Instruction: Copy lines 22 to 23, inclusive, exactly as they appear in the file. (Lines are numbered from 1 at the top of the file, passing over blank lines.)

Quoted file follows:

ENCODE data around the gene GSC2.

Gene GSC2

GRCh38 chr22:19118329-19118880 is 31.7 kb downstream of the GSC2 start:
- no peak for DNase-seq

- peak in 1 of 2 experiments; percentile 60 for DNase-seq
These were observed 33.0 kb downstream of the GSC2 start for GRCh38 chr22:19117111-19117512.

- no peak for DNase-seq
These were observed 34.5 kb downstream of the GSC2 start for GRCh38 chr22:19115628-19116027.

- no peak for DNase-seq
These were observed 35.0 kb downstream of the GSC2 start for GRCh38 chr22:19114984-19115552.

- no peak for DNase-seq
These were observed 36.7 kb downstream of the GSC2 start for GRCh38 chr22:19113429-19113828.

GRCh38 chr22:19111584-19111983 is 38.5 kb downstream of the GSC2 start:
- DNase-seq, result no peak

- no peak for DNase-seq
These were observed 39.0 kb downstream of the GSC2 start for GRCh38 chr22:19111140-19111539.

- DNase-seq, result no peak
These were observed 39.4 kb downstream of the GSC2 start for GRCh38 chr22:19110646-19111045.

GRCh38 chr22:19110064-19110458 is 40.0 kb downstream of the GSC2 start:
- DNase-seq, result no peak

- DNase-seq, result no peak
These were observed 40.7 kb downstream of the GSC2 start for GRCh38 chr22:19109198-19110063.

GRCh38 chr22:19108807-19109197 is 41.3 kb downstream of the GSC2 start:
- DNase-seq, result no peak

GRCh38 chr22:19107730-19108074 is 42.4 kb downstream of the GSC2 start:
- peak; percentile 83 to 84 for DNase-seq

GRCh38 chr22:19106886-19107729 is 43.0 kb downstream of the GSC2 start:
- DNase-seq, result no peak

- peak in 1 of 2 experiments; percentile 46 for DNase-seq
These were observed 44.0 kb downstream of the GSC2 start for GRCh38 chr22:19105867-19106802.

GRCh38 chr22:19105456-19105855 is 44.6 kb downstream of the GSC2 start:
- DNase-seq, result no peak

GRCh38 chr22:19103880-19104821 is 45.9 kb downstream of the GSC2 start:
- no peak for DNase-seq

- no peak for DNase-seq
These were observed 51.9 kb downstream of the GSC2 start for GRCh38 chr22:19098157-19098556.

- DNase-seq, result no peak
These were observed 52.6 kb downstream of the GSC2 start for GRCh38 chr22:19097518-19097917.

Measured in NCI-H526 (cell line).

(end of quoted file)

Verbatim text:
These were observed 40.7 kb downstream of the GSC2 start for GRCh38 chr22:19109198-19110063.

GRCh38 chr22:19108807-19109197 is 41.3 kb downstream of the GSC2 start: